It is in this context then, that recent measures have been taken targeting Kuwait’s substantial population of expatriate workers. The Ministry of Social Affairs and Labor announced a plan to reduce the number of expats by 100,000 annually to reach 1 million in ten years. The Kuwaiti Ministry of Health recently implemented a measure intended to segregate the hours that Kuwaitis and expatriates receive non-emergency medical care. They have also been blamed even for traffic jams and accidents. However, the measures to restrict expatriates have two flaws – first, they are attempting to scapegoat a population of workers for issues beyond their control. Expats only recently (in 2010) received a degree of protection that included a minimum wage, and have suffered abuse from employers in the past. Second, it could under present economic conditions lead to a loss of valuable skilled workers, as a recent survey of Kuwaiti citizens showed.

What, then, is the solution? The exclusion of citizens from meaningful economic (and increasingly political) participation is a long-term issue that need to be addressed. What is required is careful study and well-studied and implemented plans, not measures intended to target a class of workers for long-term problems that are not of their creation.

Jordan and the United States Under Obama: A Complex Alliance

King Abdullah and President Obama appeared at a news conference following their meeting on Friday. The King welcomed Obama to Jordan and mentioned the subjects they discussed in their meeting, which included Syria and the influx of refugees, the Israeli/Palestinian conflict, political reform, and , and thanked the United States for its continued support which he said “has allowed us to get Jordan where we are today,” and discussed the reform measures that the government has introduced, and said Jordan could be an example of peaceful reform. He said “This is the Jordanian moment.  What we’re seeing is the third way in the Middle East — we are seeing that the Arab Spring is behind us; we in Jordan are looking now at the Arab Summer for us all, which means that we all have to roll our sleeves”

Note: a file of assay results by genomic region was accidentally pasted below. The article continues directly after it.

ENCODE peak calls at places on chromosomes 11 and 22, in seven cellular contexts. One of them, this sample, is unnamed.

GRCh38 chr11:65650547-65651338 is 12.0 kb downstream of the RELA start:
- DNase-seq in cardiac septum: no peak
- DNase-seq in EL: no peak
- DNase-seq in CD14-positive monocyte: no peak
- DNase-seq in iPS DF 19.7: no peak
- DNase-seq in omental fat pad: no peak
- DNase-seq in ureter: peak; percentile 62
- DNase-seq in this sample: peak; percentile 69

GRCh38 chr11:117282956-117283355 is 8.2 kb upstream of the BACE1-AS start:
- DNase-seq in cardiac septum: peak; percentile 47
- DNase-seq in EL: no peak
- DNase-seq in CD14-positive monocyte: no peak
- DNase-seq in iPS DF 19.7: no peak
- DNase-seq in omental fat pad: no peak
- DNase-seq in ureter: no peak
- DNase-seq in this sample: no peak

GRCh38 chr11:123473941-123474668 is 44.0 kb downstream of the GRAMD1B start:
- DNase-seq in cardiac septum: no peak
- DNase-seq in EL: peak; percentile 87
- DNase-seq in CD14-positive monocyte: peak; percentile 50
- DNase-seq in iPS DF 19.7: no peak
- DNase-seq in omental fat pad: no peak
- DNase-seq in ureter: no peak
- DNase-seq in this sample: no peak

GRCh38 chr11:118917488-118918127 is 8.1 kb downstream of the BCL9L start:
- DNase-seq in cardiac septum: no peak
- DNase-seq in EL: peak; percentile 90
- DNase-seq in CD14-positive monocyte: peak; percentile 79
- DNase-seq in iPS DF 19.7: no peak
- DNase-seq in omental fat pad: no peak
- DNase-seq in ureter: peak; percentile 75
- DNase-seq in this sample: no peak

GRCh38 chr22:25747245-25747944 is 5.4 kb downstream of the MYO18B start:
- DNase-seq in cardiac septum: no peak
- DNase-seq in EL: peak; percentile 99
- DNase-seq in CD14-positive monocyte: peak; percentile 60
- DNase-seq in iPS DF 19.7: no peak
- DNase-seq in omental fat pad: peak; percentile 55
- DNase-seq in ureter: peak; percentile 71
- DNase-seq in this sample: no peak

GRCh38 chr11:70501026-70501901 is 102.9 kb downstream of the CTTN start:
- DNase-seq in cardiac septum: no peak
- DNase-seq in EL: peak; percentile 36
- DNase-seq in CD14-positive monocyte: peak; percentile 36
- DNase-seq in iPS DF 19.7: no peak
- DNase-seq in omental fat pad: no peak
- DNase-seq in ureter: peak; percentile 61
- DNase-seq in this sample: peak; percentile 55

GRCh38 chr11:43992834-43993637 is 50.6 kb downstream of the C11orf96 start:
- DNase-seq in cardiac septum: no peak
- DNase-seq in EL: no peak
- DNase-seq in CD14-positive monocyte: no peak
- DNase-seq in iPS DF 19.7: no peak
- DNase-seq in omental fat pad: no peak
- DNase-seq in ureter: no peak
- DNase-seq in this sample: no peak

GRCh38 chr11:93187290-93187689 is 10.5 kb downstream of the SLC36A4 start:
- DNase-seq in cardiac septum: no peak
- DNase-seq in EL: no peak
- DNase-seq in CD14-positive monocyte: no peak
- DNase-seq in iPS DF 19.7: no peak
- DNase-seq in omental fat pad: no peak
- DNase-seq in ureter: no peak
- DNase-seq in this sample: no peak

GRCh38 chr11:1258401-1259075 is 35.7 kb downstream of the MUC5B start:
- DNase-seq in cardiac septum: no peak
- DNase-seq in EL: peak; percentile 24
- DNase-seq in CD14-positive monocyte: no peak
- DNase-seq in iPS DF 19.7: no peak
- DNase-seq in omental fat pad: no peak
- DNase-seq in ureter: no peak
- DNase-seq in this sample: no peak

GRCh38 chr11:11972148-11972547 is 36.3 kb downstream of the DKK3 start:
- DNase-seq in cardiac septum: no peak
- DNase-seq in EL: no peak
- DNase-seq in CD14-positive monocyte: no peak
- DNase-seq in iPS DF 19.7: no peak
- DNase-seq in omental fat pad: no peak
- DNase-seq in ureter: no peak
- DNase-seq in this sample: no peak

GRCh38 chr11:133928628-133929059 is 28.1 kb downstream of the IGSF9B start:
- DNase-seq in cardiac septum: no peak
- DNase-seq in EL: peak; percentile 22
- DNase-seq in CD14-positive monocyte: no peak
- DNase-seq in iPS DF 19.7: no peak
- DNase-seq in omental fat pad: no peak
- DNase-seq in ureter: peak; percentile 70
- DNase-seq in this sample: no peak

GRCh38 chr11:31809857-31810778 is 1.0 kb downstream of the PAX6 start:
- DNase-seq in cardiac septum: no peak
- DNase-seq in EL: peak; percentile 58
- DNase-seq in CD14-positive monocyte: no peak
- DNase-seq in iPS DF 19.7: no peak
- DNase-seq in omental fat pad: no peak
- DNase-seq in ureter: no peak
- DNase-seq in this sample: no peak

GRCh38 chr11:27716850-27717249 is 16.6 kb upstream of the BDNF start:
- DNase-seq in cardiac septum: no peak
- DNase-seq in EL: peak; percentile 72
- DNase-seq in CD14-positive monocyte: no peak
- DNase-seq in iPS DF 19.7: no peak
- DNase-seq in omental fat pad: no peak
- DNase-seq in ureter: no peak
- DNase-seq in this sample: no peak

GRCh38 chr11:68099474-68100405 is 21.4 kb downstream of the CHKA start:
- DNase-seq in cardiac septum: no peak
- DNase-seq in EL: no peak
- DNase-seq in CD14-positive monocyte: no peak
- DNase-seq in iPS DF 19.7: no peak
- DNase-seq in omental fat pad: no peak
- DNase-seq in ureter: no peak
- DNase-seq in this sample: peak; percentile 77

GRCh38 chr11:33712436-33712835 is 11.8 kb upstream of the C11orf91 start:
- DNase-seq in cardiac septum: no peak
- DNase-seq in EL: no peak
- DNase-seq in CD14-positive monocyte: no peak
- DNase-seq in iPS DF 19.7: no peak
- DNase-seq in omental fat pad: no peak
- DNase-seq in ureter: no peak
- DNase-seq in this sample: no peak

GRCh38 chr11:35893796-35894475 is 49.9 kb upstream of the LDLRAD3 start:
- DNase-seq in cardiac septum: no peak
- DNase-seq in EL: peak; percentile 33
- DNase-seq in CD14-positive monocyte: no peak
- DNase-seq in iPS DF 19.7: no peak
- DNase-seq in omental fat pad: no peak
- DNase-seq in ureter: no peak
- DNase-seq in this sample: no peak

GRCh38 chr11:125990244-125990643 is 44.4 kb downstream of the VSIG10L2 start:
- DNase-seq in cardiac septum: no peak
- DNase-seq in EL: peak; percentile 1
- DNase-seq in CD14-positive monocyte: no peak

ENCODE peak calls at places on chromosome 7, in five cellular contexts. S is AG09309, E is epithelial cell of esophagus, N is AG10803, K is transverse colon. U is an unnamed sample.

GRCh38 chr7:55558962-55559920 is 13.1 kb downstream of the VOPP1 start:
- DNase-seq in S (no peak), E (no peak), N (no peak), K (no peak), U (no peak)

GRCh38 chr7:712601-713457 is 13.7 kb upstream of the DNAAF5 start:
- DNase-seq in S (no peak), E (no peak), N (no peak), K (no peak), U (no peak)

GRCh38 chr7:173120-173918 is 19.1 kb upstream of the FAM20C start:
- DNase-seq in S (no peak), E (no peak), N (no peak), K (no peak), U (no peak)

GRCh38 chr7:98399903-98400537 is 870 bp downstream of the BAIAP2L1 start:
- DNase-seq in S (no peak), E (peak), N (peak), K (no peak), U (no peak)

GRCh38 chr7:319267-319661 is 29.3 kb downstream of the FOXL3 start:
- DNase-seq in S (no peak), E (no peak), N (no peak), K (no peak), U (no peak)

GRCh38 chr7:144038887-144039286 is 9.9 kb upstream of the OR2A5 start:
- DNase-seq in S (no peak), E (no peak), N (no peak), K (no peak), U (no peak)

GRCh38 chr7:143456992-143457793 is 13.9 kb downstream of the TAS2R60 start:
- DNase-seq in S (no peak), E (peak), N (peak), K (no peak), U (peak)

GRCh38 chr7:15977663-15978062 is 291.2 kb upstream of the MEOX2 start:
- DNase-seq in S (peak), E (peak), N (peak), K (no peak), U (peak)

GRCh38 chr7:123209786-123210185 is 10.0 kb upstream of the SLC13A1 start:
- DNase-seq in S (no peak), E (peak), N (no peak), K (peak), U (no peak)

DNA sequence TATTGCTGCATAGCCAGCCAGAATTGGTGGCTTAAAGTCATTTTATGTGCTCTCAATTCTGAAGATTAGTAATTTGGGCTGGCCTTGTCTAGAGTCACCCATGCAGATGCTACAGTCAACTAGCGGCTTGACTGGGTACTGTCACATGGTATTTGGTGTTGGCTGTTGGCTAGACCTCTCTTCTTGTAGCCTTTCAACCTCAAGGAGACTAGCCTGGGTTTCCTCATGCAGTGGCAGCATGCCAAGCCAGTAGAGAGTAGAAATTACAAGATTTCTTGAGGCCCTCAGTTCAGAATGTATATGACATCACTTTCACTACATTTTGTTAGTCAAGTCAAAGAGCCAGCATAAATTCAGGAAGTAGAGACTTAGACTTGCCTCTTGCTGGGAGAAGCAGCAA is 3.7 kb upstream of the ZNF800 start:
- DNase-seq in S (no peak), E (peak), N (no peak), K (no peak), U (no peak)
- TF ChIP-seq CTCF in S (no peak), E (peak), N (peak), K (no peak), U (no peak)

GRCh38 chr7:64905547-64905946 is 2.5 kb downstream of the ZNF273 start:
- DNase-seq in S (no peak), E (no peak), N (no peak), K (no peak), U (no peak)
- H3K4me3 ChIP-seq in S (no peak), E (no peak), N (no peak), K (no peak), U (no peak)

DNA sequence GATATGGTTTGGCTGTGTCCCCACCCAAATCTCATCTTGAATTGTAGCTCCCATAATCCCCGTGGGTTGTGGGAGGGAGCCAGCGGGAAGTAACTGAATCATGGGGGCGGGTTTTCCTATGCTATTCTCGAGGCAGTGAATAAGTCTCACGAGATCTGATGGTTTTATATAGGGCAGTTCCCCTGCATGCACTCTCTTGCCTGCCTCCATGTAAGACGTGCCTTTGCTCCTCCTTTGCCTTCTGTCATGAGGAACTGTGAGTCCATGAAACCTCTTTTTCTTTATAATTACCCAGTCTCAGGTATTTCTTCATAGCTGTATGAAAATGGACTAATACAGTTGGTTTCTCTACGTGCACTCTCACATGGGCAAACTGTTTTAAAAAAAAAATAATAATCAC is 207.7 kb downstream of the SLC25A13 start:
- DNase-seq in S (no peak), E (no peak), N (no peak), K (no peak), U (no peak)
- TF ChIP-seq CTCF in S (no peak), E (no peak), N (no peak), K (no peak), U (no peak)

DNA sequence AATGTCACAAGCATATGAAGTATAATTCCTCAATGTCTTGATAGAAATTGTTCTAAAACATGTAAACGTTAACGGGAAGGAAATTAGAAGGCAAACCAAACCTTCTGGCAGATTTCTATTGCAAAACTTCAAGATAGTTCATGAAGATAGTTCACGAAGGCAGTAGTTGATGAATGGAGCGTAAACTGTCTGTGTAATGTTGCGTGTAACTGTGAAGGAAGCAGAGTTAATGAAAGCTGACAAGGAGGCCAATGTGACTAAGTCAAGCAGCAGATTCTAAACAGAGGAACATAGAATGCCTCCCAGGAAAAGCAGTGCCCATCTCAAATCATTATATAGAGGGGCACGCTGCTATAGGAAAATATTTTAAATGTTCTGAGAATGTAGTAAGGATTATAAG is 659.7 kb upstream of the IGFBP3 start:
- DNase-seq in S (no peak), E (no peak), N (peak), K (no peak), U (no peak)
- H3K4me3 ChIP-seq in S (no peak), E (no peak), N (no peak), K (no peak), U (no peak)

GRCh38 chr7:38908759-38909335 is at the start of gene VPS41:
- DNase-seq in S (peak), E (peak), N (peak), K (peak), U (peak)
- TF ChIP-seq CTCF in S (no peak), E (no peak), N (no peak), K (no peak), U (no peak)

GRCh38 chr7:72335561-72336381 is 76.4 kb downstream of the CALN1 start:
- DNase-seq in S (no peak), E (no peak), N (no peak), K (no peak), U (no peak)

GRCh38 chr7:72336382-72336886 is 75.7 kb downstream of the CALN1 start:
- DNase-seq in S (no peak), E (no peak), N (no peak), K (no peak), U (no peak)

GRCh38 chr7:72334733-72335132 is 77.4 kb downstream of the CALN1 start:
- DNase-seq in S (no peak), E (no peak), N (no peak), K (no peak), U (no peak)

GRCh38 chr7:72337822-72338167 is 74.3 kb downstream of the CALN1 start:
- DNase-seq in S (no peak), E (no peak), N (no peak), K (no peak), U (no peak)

President Obama reciprocated the King’s praise, saying that “Jordan is an invaluable ally. It is a great friend,” Obama praised King Abdullah and and said that the reform process in Jordan  and said that the United States was committed to Jordan’s security, including from the dangers of a spillover from the conflict in Syria. He pledged to seek support for $200 million in additional budget support from congress in addition to loan guarantees, with this aid intended to help with economic reform and offset the impact of the conflict in Syria and the influx of refugees. He praised the reform process and said that the economic reforms were necessary and that Jordan had an opportunity to be an example of peaceful change.

King Abdullah and President Obama had much praise for each other at the press conference, and Jordan-US relations are indeed strong, but the relationship is much more complex than this. Obama alluded to this when he said that “Our cooperation on Syria is an example of how the partnership between the United States and Jordan improves the lives not only of the Jordanian people, but peoples across the region.” What Obama meant was that Jordan’s actions in keeping its borders open have produced benefits for other states in the region. However, these benefits – to others – have come at a substantial cost to Jordan that has not always been reciprocated. Even now, President Obama alone does not have the ability to provide the additional $200 million in budget support to Jordan, as he actually said that he would work with congress to provide it. Given the recent history of American politics that is not necessarily a sure thing. Meanwhile, the expenses that Jordan is incurring are happening right now.